Breakfast clubs that offer pupils in primary schools a free and nutritious meal before school can boost their reading, writing and maths results by the equivalent of two months’ progress over the course of a year, according to the results of a randomised controlled trial. Read more


3. ReflectED

1,850 children in 30 primary schools took part in a trial of ReflectED, a programme developed by Rosendale Primary School in Lambeth to develop pupils’ ability to think about their learning, assess their progress and set and monitor goals. The evaluators from the University of Manchester found promising evidence that the Year 5 pupils who took part in the ReflectED programme made additional progress in maths compared to those who did not participate. Read more


4. ThinkForward

A pilot trial of ThinkForward, a coaching programme to support GCSE pupils at risk of not being in education, employment or training after school, was designed to find out if this particular method of coaching could be tested at a larger scale. The evaluators from the Sheffield Institute of Education at Sheffield Hallam University and the University of Essex found that more work is needed to develop a model that would produce robust results in a randomised trial. A small-scale assessment of the impact of the programme was carried out at the same time, but did not find any evidence that it improved outcomes. Read more


5. The Teacher Effectiveness Enhancement Programme

An evaluation by The Institute for Effective Education of The Teacher Effectiveness Enhancement Programme (TEEP), a whole-school professional development course delivered by outstanding teachers, found it didn’t have an impact on pupils in low performing schools’ GCSE English and Maths results. Teachers received three full-days of training on topics including pedagogical approaches, phases of learning and effective teacher behaviours. The evaluation did not measure whether TEEP had an impact on younger students or the level of implementation across the school the following year. Read more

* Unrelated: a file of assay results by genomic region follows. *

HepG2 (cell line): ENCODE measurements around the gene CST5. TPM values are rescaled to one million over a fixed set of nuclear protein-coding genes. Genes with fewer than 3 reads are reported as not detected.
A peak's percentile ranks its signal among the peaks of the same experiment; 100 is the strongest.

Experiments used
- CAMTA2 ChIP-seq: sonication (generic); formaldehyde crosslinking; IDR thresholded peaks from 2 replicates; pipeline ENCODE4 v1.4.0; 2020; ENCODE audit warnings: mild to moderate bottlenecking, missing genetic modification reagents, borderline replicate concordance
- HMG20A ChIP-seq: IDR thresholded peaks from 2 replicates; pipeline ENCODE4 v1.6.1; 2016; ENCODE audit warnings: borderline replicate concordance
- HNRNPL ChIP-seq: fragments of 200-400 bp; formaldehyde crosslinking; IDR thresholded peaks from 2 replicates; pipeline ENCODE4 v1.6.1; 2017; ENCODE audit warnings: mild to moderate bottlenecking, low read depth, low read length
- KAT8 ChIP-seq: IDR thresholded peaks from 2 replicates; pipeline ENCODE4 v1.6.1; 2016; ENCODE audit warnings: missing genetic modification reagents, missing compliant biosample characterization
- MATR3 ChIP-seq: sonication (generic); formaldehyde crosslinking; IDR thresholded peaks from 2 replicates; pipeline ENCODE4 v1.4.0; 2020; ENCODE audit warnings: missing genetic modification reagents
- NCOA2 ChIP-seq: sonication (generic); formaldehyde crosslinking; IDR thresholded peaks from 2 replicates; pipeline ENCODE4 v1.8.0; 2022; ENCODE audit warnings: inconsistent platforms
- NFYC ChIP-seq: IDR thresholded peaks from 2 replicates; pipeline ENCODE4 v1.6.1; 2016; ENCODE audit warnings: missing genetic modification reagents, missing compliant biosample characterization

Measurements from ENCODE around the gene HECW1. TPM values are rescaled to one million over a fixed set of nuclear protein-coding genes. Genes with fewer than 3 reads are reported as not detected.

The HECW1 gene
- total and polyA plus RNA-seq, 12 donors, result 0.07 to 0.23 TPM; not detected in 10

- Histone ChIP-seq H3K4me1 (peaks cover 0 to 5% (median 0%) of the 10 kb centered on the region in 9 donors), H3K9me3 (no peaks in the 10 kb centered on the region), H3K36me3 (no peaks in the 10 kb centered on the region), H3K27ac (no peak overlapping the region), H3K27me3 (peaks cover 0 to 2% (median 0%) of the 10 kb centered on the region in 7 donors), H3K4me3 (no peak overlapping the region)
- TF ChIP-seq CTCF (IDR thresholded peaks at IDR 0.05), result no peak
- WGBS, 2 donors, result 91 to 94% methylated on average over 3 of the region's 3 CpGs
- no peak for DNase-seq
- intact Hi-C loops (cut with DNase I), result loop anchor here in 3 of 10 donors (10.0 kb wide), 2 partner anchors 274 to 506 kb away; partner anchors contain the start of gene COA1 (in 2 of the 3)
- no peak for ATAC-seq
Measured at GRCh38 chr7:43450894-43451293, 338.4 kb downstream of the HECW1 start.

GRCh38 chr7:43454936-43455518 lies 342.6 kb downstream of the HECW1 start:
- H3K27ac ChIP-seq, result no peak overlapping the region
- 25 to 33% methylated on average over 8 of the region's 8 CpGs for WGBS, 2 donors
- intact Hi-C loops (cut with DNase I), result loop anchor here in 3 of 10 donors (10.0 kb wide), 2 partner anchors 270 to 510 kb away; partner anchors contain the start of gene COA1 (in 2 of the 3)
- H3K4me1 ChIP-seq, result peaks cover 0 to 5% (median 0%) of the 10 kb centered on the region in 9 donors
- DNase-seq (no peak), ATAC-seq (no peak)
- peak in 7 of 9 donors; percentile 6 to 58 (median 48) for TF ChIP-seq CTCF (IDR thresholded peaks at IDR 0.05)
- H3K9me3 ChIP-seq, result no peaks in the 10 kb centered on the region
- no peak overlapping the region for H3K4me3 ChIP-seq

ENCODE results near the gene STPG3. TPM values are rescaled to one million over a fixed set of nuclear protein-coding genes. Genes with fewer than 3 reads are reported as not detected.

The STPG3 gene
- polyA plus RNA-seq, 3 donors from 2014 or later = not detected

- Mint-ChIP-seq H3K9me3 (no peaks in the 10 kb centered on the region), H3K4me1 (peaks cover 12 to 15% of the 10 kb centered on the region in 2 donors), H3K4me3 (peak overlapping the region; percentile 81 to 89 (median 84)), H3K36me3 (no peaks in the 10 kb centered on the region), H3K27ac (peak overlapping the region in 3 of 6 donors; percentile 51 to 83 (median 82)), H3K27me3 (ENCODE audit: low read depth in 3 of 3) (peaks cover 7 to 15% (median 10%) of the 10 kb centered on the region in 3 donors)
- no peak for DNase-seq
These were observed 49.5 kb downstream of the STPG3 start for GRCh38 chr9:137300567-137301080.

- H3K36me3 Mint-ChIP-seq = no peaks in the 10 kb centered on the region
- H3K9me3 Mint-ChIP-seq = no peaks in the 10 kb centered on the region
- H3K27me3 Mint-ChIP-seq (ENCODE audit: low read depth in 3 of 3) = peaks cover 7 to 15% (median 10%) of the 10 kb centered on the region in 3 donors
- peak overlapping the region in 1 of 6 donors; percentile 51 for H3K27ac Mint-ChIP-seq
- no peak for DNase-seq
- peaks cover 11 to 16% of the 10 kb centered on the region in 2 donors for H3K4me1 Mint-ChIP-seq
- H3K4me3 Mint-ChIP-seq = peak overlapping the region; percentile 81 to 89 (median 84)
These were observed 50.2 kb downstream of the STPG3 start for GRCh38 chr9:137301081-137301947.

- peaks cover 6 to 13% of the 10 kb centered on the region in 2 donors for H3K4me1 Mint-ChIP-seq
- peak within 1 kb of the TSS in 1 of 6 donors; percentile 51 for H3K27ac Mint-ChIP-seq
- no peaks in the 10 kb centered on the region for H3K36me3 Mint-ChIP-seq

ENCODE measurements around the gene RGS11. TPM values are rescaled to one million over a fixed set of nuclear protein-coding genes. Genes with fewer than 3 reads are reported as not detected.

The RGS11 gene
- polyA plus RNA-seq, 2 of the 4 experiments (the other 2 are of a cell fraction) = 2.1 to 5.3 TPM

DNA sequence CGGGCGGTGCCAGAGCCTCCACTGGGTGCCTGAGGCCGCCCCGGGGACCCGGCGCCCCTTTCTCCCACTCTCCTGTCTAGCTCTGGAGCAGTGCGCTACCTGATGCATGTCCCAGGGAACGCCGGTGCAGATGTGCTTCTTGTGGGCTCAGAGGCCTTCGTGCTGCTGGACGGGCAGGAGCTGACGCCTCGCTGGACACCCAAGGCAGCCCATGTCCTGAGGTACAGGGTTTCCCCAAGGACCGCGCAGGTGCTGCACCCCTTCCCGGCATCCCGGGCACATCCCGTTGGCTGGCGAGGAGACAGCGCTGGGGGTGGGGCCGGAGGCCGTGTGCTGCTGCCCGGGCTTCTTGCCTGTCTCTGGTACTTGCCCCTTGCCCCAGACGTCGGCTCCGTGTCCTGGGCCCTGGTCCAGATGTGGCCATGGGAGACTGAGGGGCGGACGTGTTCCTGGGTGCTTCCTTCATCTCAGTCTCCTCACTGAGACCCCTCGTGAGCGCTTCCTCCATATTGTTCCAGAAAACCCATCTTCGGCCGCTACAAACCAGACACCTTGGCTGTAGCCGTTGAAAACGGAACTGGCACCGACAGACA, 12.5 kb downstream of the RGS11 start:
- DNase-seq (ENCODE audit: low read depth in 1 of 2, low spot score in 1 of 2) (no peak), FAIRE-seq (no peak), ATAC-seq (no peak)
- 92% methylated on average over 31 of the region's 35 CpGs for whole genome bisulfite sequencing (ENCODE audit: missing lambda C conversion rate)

6. Project Based Learning

A randomised controlled trial finds that adopting Project Based Learning (PBL) has no clear impact on either literacy or student engagement with school and learning for Year 7 pupils. The trial, which took place in 12 intervention schools and 12 control school, evaluated a specific type of PBL know as ‘Learning through REAL Projects’, developed by the Innovation Unit - an independent social enterprise which aims to improve public sector services. Read more




We are pleased to introduce our first Yorkshire and Humber newsletter from Huntington Research School. Our role as an Education Endowment Foundation and Institute for Effective Education Research School is to help share research evidence with teachers and school leaders so that schools can dig beneath the headlines and glean useable knowledge to help us improve student outcomes.